The board of Best Buy Co. named a committee on Friday to search for a replacement for former Chief Executive Brian Dunn that does not include company founder and chairman Richard Schulze.
A spokesman for the board declined to comment on why Schulze was not part of its four-member panel looking for CEO candidates to replace Mr. Dunn, who resigned last week amid a board probe into his "personal conduct."
Some governance and leadership experts had expressed concerns to The Wall Street Journal that directors could have a hard time finding a qualified independent CEO because of the continuing strong presence of Schulze, 71, who controls nearly a fifth of company shares directly and through trusts, according to his most recent disclosure filing.
The Richfield, Minn., retailer also disclosed Friday that a member of the board, Rogelio Rebolledo, will leave at the end of his term on June 20.
The board has a policy that requires non-management directors to retire five years after leaving their primary careers; in 2007, Rebolledo retired as chairman of PBG Mexico, the Mexican operations of Pepsi Bottling Group Inc.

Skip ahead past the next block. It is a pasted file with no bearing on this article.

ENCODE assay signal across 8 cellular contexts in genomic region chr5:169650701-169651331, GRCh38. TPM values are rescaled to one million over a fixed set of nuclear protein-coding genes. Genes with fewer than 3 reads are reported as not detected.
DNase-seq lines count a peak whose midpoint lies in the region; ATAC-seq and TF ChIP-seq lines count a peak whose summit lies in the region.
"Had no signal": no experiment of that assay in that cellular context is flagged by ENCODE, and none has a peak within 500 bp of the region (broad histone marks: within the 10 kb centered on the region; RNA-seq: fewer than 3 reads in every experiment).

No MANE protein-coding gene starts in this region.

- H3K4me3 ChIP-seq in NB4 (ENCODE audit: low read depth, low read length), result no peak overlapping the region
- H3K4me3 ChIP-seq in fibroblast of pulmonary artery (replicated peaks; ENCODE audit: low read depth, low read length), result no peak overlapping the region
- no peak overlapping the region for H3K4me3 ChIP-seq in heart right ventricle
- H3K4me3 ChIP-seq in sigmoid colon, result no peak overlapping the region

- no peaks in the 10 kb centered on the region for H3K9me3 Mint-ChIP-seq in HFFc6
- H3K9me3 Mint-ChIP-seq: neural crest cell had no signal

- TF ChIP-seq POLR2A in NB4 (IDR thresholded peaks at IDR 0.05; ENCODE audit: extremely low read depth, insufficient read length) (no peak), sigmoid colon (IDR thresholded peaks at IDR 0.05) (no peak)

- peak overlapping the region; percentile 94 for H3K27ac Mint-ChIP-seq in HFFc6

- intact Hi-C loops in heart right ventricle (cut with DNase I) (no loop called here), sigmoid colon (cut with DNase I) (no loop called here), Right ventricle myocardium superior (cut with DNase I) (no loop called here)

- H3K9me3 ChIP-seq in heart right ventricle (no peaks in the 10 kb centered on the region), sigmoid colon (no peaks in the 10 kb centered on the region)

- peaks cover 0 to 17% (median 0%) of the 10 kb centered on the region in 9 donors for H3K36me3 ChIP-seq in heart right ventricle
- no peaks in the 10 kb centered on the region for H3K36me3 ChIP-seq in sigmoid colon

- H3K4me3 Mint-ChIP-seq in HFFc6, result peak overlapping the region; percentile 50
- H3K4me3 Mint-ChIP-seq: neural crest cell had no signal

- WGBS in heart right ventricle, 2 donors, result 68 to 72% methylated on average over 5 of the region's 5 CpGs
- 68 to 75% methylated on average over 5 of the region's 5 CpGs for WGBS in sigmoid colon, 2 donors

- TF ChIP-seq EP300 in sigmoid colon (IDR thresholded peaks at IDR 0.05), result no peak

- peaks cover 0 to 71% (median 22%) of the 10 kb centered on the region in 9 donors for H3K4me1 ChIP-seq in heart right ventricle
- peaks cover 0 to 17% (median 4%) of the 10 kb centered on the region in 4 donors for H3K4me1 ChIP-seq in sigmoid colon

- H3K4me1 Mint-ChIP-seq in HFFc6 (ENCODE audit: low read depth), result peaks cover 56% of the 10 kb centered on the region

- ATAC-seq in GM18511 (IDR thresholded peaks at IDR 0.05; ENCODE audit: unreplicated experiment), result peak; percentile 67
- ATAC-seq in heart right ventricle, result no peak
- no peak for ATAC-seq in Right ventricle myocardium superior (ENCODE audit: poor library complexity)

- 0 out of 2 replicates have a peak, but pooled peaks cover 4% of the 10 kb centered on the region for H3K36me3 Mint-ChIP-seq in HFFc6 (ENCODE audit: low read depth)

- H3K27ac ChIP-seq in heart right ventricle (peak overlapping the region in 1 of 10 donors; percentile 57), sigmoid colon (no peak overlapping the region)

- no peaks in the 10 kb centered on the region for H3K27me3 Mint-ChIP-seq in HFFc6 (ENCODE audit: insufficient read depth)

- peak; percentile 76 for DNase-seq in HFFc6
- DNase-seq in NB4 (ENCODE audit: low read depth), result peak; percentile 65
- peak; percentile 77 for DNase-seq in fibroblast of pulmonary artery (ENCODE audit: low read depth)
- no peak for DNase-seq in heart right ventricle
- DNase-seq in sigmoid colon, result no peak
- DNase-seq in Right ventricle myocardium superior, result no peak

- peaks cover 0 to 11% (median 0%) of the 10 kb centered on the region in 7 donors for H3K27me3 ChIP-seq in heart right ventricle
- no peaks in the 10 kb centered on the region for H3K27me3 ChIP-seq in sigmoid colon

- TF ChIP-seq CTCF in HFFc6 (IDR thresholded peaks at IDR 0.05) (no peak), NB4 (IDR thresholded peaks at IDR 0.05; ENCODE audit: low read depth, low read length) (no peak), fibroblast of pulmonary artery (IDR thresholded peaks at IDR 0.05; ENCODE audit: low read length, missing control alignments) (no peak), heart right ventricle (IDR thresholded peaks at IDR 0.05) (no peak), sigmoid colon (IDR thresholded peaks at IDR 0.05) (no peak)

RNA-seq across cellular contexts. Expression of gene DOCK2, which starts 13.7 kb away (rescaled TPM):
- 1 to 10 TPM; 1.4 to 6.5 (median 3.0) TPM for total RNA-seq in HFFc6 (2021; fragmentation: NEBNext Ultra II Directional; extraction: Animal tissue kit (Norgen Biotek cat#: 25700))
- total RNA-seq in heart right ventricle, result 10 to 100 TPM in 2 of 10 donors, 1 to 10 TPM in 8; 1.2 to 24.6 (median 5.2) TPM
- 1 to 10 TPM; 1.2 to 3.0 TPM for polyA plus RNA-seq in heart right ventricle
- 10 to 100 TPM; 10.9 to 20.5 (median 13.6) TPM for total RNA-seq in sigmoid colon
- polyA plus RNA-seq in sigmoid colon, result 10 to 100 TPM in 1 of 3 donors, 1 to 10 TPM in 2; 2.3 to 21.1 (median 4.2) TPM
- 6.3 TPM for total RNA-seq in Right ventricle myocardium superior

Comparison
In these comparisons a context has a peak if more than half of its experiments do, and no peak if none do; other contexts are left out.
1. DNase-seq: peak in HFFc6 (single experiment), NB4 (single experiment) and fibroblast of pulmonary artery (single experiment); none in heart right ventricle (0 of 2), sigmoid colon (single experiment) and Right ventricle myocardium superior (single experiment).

The departure comes as the board's audit committee continues an investigation into Dunn's conduct that is exploring whether he misused company assets in the course of a relationship with a female subordinate, according to people familiar with the matter.
The committee searching for a replacement CEO will include Lisa Caputo, executive vice president of marketing and communications at insurer Travelers Companies; Ronald James, chief executive of the Center for Ethical Business Cultures, a Minnesota business ethics consultancy; and Sanjay Khosla, president of developing markets at Kraft Foods Inc. The board had previously picked Kathy J. Higgins Victor, president of leadership-development firm Centera Corp., to lead the search.
The company affirmed that in addition to external candidates it was also considering internal ones including board member G. "Mike" Mikan, a former health-care executive who is serving as interim CEO.
The board has estimated that it may take as long as nine months to find a new CEO for the troubled retailer, which lost $1.7 billion last quarter as it struggles to reinvent itself amid tough competition from Amazon.com Inc. and Apple Inc.
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This story first appeared on WSJ.com